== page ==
How could we keep track of the frequency of each allele for a given trait when we have a dominant-recessive interaction? More specifically, how could we account for the visible dominant traits as homozygous or heterozygous, since both look the same?
This is where the Hardy-Weinberg principle comes in. Firstly, there are criteria for when this principle may be applied to a population:
1. Random mating must take place.
2. No migration must occur either inwards or outwards of the population.
3. No mutations must arise in the population.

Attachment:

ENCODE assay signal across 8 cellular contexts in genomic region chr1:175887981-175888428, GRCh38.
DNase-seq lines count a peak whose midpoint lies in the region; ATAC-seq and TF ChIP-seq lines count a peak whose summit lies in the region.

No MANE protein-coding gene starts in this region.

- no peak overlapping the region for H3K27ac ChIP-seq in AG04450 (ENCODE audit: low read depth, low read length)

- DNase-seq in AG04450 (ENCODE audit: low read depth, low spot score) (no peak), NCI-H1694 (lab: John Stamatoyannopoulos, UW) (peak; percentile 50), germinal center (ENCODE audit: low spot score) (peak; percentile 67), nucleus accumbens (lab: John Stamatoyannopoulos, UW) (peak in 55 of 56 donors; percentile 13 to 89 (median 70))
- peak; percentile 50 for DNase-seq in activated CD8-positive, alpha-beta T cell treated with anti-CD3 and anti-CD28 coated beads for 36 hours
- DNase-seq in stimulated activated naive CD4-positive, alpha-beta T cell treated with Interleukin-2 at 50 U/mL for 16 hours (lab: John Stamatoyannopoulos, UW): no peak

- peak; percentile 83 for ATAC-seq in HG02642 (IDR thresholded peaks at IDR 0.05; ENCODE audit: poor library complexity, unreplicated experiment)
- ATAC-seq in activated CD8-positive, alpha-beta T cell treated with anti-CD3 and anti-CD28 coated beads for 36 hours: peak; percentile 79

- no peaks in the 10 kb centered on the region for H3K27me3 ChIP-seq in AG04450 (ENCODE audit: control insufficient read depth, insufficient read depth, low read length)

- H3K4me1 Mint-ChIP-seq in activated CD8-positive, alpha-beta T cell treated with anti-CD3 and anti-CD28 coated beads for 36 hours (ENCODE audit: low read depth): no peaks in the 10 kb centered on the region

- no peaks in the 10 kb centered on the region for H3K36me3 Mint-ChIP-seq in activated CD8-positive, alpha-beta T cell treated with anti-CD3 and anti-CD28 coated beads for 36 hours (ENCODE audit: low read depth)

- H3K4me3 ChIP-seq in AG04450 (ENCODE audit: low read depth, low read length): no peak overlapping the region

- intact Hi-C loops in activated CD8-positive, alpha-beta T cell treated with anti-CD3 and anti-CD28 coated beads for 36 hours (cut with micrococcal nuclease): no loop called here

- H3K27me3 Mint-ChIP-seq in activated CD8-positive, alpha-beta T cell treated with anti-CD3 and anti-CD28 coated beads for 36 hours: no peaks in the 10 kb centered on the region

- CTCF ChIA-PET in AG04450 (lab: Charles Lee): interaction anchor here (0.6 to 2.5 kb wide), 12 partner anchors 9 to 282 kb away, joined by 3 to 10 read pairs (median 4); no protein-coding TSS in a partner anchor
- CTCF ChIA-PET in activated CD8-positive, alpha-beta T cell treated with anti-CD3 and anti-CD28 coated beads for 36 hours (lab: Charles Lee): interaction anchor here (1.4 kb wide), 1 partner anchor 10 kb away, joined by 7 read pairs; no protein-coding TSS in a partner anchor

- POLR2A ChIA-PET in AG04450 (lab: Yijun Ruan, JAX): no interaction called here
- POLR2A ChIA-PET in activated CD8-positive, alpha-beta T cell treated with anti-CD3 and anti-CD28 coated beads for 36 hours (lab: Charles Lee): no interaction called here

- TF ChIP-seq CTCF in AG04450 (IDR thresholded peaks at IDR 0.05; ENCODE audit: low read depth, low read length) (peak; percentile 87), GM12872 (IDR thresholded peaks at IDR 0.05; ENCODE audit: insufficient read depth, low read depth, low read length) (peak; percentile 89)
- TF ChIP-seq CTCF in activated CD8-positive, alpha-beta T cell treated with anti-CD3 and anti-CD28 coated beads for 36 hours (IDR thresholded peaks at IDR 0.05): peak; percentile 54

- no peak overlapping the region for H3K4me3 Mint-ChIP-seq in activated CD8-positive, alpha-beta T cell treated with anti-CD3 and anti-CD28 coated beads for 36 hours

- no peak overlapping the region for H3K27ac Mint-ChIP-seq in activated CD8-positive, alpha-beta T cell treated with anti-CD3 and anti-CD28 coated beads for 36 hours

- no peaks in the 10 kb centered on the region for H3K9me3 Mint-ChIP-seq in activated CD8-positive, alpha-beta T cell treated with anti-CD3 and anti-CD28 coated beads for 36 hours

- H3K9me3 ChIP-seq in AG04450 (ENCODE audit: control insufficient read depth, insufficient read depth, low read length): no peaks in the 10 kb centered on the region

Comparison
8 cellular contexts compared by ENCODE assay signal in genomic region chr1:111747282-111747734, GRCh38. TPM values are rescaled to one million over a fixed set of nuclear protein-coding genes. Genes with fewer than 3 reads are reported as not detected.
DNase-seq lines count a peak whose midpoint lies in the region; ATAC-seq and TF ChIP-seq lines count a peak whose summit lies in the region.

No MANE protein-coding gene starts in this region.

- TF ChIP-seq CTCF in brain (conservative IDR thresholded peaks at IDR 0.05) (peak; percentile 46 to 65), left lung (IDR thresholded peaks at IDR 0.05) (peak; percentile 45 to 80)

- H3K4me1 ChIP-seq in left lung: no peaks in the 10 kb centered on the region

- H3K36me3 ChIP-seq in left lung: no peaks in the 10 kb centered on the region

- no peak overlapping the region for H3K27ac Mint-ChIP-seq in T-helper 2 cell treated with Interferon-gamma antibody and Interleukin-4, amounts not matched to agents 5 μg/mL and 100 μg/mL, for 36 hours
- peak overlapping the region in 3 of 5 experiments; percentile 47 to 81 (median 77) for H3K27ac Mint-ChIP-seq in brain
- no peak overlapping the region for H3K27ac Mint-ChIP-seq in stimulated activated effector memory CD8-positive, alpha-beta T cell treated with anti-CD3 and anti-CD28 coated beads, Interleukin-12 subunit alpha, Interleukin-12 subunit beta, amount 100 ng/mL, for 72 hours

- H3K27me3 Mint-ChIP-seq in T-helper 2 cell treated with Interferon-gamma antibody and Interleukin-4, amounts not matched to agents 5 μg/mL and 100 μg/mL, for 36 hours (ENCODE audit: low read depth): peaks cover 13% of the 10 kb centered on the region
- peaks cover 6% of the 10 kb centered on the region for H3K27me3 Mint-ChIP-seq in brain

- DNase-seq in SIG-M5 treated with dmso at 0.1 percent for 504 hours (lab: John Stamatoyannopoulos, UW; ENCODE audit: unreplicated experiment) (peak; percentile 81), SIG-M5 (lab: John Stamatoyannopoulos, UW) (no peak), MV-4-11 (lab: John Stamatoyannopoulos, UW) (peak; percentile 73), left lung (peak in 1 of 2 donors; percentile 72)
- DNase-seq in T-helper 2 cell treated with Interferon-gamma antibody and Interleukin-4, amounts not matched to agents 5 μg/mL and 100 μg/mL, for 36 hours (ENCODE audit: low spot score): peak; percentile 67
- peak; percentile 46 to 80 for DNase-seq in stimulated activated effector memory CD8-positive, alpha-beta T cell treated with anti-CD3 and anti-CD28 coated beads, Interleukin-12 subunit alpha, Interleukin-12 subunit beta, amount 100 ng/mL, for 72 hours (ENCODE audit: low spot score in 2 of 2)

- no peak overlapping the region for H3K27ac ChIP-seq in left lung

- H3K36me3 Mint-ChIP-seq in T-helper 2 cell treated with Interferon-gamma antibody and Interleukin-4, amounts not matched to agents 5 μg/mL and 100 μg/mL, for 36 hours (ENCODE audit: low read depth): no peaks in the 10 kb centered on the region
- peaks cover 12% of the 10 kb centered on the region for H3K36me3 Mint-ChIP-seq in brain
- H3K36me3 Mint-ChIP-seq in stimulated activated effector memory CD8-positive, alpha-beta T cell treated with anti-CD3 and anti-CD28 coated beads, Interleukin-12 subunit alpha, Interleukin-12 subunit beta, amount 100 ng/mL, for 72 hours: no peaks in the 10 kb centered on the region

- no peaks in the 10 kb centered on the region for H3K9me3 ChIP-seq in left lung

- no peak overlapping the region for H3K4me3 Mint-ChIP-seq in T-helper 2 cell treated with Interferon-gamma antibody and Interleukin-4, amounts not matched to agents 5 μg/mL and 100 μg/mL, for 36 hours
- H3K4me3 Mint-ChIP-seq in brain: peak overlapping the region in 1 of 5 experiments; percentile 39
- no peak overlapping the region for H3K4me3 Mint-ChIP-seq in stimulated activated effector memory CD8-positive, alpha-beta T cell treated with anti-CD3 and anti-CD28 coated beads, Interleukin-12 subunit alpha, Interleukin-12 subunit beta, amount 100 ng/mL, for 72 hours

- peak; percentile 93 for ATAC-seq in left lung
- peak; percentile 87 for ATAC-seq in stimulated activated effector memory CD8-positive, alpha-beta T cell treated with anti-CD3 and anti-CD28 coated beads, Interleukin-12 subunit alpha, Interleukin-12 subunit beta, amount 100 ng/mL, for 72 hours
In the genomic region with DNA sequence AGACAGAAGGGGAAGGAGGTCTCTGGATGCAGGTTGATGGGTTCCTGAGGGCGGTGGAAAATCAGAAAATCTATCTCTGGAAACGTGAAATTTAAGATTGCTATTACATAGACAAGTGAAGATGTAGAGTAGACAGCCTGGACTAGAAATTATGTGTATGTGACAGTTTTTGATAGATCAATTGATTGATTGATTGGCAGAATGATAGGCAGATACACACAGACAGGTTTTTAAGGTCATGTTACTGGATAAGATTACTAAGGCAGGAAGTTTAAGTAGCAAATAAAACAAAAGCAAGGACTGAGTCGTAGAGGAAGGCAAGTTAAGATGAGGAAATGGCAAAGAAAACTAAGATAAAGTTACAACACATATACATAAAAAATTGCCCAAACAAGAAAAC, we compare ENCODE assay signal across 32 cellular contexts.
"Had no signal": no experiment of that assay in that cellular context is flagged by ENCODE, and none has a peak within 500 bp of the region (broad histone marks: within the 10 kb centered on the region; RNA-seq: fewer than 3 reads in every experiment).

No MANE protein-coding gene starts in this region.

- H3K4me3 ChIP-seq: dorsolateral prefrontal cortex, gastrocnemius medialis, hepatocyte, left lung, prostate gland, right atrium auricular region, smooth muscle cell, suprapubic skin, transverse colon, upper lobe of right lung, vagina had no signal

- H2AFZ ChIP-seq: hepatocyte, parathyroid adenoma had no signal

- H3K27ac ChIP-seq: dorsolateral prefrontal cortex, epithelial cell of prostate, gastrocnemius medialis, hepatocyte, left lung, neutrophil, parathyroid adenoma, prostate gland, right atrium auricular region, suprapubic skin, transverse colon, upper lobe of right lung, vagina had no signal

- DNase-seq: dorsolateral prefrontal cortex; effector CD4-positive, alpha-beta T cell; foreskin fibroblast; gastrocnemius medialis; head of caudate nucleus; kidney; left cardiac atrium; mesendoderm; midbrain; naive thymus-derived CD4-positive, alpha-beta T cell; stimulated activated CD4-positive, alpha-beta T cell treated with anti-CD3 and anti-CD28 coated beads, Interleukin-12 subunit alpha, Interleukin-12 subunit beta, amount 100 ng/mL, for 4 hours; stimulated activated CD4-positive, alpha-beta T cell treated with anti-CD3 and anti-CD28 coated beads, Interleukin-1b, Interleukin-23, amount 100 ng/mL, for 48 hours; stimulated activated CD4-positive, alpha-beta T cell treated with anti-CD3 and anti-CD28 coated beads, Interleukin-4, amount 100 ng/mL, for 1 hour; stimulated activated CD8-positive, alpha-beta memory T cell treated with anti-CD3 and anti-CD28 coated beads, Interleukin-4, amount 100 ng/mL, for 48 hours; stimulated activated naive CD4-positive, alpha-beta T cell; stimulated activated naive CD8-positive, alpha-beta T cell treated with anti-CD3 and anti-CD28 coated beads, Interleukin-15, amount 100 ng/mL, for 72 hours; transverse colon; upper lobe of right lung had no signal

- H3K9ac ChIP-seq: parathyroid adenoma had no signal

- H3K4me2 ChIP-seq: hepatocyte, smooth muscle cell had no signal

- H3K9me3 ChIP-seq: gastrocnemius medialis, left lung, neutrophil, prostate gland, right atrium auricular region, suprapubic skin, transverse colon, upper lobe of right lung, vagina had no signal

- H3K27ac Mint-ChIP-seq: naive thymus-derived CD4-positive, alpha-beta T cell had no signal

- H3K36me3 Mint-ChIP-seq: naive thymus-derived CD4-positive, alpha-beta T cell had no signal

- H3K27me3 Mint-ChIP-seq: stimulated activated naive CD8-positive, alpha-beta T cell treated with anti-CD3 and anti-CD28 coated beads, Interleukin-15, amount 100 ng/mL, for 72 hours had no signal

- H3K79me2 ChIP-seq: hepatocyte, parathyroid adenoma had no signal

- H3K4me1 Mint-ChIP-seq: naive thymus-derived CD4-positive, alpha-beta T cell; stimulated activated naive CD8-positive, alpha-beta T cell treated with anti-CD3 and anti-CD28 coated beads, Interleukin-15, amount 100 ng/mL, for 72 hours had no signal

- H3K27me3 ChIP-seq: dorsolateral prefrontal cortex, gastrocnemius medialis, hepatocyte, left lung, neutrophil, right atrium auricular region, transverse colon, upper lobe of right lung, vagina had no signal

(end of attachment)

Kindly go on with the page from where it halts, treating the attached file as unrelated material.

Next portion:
4. No natural selection must take place due to one trait being better or worse adapted to the environment.
It’s apparent that this is simply rarely, if ever, the case in a real wild population. However, the Hardy-Weinberg principle is useful at predicting allele frequencies in a reliable mathematical…